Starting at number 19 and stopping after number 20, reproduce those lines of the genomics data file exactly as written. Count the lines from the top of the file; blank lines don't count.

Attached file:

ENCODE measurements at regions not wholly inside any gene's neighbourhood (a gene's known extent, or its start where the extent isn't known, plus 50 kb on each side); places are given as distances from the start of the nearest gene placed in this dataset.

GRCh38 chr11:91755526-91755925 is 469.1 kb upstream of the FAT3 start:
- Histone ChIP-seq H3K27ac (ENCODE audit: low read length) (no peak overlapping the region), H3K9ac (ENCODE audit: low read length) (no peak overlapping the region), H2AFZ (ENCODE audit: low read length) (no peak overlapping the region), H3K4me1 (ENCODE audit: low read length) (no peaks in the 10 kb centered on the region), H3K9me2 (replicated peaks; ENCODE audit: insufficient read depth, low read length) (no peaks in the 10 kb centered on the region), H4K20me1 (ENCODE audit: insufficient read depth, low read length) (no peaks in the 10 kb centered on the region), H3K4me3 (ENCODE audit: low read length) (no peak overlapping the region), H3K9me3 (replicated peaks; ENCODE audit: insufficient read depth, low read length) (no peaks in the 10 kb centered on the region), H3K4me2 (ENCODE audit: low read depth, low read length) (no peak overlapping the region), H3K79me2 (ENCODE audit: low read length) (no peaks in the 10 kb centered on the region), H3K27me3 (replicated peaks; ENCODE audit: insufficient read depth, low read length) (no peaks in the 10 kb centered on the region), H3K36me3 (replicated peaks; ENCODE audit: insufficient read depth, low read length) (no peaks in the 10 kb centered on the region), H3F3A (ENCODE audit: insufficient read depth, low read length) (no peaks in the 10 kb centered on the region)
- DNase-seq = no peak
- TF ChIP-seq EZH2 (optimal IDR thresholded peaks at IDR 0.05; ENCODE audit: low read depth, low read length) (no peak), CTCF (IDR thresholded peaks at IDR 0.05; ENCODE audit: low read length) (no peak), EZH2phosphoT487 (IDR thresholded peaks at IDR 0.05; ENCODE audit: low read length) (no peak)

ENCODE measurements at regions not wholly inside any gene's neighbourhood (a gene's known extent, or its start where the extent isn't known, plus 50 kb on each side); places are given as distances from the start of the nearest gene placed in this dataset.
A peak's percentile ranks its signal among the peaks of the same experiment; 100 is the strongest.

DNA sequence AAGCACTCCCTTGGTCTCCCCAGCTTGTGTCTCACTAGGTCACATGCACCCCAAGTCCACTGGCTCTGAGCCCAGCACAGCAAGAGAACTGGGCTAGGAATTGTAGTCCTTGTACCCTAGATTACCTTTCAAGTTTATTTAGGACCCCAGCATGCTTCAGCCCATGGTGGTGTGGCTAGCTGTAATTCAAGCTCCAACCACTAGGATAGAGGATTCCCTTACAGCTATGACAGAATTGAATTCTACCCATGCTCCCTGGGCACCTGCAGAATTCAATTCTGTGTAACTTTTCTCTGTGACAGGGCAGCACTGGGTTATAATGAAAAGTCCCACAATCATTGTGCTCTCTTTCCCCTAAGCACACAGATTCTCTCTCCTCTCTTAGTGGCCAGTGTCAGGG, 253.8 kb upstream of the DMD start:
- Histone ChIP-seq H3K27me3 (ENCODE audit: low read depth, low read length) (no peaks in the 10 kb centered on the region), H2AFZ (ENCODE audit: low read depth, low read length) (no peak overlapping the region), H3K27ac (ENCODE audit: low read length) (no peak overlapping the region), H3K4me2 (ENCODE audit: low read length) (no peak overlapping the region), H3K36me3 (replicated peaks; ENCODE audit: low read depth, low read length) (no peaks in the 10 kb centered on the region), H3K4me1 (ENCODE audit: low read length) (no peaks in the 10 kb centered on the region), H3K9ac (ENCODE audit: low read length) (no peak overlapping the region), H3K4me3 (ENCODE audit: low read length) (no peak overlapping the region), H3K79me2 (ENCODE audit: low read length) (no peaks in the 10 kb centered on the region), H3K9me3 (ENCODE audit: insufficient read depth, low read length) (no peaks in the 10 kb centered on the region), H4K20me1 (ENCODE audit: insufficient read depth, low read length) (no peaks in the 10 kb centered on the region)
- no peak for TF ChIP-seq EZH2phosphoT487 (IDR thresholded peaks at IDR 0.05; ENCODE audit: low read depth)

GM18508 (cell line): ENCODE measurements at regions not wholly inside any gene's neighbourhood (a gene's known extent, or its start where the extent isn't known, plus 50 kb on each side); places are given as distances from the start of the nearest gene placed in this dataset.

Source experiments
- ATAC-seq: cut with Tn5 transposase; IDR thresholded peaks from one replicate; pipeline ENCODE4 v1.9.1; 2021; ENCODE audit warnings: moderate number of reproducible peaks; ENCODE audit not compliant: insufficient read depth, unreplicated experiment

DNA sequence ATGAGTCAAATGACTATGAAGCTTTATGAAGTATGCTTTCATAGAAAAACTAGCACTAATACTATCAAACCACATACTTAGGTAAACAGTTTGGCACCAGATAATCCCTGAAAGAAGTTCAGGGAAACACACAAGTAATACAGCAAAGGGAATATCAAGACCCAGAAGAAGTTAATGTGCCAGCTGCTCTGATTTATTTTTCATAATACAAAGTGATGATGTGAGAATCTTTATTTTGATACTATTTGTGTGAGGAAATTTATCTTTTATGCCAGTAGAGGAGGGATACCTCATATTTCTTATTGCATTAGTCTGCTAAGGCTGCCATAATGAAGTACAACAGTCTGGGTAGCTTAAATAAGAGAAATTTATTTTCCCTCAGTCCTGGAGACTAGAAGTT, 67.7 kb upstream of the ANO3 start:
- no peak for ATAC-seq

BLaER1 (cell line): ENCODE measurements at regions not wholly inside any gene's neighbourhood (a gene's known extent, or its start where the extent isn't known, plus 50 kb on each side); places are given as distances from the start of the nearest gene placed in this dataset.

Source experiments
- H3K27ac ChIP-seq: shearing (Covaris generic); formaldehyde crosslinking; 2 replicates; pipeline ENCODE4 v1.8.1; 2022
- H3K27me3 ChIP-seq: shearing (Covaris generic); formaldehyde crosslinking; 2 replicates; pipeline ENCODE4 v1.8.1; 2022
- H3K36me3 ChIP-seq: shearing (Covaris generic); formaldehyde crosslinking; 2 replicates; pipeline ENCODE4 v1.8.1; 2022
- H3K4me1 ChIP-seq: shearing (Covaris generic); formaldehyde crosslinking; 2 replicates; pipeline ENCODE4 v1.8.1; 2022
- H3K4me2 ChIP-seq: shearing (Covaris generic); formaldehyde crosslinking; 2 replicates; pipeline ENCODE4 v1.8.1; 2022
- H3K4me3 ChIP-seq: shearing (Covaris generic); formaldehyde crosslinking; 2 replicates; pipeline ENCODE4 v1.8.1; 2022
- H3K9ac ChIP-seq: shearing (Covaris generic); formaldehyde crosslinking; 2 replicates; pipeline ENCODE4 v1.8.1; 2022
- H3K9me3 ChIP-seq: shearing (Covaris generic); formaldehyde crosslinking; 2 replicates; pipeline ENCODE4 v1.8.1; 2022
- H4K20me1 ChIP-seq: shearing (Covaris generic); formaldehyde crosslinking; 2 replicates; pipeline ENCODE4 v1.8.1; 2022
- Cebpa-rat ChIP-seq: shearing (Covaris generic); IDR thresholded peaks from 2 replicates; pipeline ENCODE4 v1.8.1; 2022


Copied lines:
- H3K27me3 ChIP-seq: shearing (Covaris generic); formaldehyde crosslinking; 2 replicates; pipeline ENCODE4 v1.8.1; 2022
- H3K36me3 ChIP-seq: shearing (Covaris generic); formaldehyde crosslinking; 2 replicates; pipeline ENCODE4 v1.8.1; 2022